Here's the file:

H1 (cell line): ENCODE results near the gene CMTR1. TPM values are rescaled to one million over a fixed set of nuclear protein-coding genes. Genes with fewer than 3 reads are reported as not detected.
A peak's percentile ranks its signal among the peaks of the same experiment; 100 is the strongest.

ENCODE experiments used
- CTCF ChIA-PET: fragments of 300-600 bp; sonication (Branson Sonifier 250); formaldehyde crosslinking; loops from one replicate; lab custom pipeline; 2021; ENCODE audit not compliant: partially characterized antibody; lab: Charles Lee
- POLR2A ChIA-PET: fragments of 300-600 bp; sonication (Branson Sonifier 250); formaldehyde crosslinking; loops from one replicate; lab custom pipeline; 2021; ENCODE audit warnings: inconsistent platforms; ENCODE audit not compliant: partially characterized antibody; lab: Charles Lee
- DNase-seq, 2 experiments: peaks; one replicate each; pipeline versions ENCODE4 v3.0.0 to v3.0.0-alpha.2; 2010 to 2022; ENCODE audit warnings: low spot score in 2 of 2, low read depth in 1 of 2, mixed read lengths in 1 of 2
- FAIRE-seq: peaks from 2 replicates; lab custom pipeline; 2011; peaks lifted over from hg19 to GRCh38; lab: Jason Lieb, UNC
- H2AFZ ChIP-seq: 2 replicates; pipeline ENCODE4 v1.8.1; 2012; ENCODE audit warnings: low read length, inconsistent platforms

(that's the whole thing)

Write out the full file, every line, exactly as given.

H1 (cell line): ENCODE results near the gene CMTR1. TPM values are rescaled to one million over a fixed set of nuclear protein-coding genes. Genes with fewer than 3 reads are reported as not detected.
A peak's percentile ranks its signal among the peaks of the same experiment; 100 is the strongest.

ENCODE experiments used
- CTCF ChIA-PET: fragments of 300-600 bp; sonication (Branson Sonifier 250); formaldehyde crosslinking; loops from one replicate; lab custom pipeline; 2021; ENCODE audit not compliant: partially characterized antibody; lab: Charles Lee
- POLR2A ChIA-PET: fragments of 300-600 bp; sonication (Branson Sonifier 250); formaldehyde crosslinking; loops from one replicate; lab custom pipeline; 2021; ENCODE audit warnings: inconsistent platforms; ENCODE audit not compliant: partially characterized antibody; lab: Charles Lee
- DNase-seq, 2 experiments: peaks; one replicate each; pipeline versions ENCODE4 v3.0.0 to v3.0.0-alpha.2; 2010 to 2022; ENCODE audit warnings: low spot score in 2 of 2, low read depth in 1 of 2, mixed read lengths in 1 of 2
- FAIRE-seq: peaks from 2 replicates; lab custom pipeline; 2011; peaks lifted over from hg19 to GRCh38; lab: Jason Lieb, UNC
- H2AFZ ChIP-seq: 2 replicates; pipeline ENCODE4 v1.8.1; 2012; ENCODE audit warnings: low read length, inconsistent platforms